After a child has been circumcised, it is important to make sure the child does not ride a bike or use other sit-on toys until the swelling has completely gone down. They should be able to return to school about a week after being circumcised, and you should tell your childs teacher about the operation.

Consult your GP if:

there is bleeding from your childs penis,
your childs penis stays swollen after two weeks, or
your child still finds passing urine painful a few days after the operation.
Older boys and men should also see their GP if they have any problems after the operation.

Risks
As with all types of surgical operation, circumcision has some risks. The rate of complications for circumcision carried out for medical reasons in this country is low, but problems with religious or cultural circumcisions may not always be reported.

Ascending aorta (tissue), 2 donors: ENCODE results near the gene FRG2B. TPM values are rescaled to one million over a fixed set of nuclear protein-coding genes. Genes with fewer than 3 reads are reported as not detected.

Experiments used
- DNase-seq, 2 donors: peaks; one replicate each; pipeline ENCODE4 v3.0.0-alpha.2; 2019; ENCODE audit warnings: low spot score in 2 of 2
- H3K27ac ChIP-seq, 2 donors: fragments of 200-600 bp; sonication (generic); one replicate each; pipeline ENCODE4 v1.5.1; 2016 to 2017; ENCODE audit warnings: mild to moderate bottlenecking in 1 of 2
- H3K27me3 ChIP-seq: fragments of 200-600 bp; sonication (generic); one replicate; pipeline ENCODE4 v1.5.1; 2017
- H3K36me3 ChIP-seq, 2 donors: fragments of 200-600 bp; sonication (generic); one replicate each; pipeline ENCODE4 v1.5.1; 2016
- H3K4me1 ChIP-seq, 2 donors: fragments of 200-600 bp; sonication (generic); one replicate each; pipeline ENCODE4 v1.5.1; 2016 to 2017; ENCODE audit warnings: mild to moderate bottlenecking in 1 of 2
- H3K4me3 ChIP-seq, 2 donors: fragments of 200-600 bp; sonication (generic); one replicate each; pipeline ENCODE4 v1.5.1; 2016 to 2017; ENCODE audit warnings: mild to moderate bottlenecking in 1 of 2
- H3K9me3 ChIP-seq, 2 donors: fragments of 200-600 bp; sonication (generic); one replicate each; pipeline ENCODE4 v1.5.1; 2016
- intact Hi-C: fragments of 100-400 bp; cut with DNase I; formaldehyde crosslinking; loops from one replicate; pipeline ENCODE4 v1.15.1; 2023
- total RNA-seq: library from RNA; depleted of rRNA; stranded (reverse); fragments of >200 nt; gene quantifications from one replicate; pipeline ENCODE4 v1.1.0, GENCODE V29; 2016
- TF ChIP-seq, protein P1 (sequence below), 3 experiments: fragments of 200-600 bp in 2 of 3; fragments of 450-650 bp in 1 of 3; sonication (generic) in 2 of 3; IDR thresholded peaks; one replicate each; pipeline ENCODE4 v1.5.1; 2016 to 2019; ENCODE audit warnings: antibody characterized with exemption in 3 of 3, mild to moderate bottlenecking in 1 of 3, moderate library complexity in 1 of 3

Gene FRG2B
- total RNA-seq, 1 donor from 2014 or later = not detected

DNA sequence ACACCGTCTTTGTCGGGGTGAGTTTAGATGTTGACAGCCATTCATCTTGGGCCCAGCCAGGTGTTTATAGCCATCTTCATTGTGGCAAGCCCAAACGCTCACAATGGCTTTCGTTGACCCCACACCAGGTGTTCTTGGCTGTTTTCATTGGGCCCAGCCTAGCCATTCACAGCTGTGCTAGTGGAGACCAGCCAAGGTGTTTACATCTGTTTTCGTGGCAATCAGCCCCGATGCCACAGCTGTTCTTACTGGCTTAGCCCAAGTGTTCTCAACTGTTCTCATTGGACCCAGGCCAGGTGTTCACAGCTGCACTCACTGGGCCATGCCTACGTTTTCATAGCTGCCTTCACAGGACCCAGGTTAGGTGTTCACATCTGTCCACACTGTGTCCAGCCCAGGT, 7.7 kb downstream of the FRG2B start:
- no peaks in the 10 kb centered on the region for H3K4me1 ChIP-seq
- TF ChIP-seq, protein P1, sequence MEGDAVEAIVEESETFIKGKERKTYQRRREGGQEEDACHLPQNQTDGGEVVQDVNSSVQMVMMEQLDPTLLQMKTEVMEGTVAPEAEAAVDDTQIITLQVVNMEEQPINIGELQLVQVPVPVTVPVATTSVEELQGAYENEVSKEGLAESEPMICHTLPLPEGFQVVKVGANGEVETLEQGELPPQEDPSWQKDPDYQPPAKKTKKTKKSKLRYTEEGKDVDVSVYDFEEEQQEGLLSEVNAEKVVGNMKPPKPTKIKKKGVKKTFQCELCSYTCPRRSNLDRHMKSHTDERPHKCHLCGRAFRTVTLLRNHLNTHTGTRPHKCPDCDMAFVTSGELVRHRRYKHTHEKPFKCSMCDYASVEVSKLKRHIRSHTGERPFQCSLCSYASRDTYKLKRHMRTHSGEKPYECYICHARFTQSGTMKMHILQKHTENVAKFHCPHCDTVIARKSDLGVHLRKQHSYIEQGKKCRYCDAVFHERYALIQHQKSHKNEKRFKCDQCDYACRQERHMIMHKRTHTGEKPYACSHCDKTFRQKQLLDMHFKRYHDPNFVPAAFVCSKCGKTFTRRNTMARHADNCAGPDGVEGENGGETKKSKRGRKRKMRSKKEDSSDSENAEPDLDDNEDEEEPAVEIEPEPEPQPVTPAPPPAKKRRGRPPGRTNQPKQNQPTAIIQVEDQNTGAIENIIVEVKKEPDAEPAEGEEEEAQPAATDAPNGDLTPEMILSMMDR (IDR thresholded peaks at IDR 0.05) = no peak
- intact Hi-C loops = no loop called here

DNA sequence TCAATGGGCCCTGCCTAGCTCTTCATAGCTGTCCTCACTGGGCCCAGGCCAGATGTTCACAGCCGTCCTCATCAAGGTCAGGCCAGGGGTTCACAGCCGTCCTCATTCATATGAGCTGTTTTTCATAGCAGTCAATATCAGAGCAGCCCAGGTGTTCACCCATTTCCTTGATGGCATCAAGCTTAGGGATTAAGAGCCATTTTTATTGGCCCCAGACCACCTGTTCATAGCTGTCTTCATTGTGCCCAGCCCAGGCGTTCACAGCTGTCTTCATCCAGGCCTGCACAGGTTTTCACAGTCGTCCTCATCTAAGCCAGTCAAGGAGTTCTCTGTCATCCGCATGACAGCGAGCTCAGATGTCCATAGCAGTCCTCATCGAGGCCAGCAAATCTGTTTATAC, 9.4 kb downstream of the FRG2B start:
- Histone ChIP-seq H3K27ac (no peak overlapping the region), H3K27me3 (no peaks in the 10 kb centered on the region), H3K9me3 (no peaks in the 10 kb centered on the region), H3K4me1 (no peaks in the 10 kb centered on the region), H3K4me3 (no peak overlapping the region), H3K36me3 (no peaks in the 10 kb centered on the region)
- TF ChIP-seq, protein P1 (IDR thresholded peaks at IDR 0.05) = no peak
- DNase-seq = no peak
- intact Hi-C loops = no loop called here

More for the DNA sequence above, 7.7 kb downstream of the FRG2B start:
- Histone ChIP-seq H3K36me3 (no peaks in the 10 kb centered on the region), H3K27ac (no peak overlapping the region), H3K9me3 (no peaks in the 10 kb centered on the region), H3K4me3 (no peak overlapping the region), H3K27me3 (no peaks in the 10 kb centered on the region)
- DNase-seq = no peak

The most common problem is bleeding and infection in the area that has been circumcised. Other complications include:

decrease in sensation (feeling) in the penis particularly during sex;
damage to the urethra (urine tube in the penis) causing the urine tube to become narrow and making it hard to pass urine;
accidental amputation of the glans (head of the penis) (this is very rare); and
blood infection or blood poisoning (septicaemia).

© Queen's Printer and Controller of HMSO, 2005

Crown copyright material is reproduced with the permission of the controller of HMSO and the Queens Printer for Scotland.